With the gift, Habitat will implement Community Aging in Place – Advancing Better Living for Elders (CAPABLE), a program designed by the Johns Hopkins School of Nursing that combines nursing services and occupational therapy with Habitat's home repair expertise. The program will be implemented over the next two years by Habitat for Humanity of Metro Denver, Twin Cities Habitat for Humanity, Philadelphia Habitat for Humanity, Habitat for Humanity Metro Maryland in Silver Spring, and Habitat for Humanity Susquehanna in Bel Air, Maryland, with the local Habitat organization assessing the overall condition of a house in partnership with the homeowner and local healthcare providers to prioritize critical home repairs that improve the usability, safety, and health of the home and its owner.
The program is based on the idea that disabilities in older adults result from a combination of medical and environmental factors. According to researchers from the Johns Hopkins School of Nursing, low-income adults are more vulnerable to such factors because they tend to have reduced access to primary care, an increased likelihood of living in homes needing critical repairs, and often lack the physical or financial resources to address them.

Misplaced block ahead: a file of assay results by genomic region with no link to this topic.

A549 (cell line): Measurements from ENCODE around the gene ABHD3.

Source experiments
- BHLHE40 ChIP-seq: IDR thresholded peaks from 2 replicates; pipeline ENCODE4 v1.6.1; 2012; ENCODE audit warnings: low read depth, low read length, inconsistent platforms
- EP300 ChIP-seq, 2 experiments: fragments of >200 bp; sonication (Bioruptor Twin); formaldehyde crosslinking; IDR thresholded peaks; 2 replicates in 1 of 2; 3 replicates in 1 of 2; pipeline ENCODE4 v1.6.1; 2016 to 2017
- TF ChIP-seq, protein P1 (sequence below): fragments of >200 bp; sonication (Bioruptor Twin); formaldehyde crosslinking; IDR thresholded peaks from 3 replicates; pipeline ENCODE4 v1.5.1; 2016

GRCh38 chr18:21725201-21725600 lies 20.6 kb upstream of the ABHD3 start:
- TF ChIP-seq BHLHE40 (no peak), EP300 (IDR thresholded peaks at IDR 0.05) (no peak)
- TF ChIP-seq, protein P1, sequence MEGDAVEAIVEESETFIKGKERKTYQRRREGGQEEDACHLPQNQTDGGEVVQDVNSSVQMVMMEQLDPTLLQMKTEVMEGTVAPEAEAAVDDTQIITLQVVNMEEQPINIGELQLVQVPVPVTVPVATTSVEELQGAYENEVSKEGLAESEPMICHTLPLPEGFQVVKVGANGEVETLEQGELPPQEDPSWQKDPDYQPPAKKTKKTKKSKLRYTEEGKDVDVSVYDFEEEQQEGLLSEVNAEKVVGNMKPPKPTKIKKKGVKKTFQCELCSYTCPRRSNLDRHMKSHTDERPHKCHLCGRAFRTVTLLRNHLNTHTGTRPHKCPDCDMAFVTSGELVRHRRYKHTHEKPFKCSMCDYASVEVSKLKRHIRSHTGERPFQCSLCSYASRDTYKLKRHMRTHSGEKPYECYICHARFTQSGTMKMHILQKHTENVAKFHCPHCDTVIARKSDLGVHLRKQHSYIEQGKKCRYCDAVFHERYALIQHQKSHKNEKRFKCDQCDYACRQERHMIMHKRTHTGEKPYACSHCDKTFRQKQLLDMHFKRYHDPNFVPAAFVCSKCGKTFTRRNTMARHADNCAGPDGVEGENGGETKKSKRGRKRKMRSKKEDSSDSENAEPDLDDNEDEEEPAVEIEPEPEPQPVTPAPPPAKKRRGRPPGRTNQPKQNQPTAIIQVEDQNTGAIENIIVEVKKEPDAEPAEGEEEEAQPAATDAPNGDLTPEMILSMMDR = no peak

"Helping low-income and vulnerable older adults to age in their communities with independence and dignity is one of our biggest areas of giving and we're thrilled to begin this new partnership with Habitat for Humanity," said Aaron Merki, managing director for programs and grants at the Weinberg Foundation. "We believe combining health services with home repairs will make aging in place safer and healthier for the over 80 percent of Americans growing older in their homes."
(Photo credit: GettyImages - Willowpix)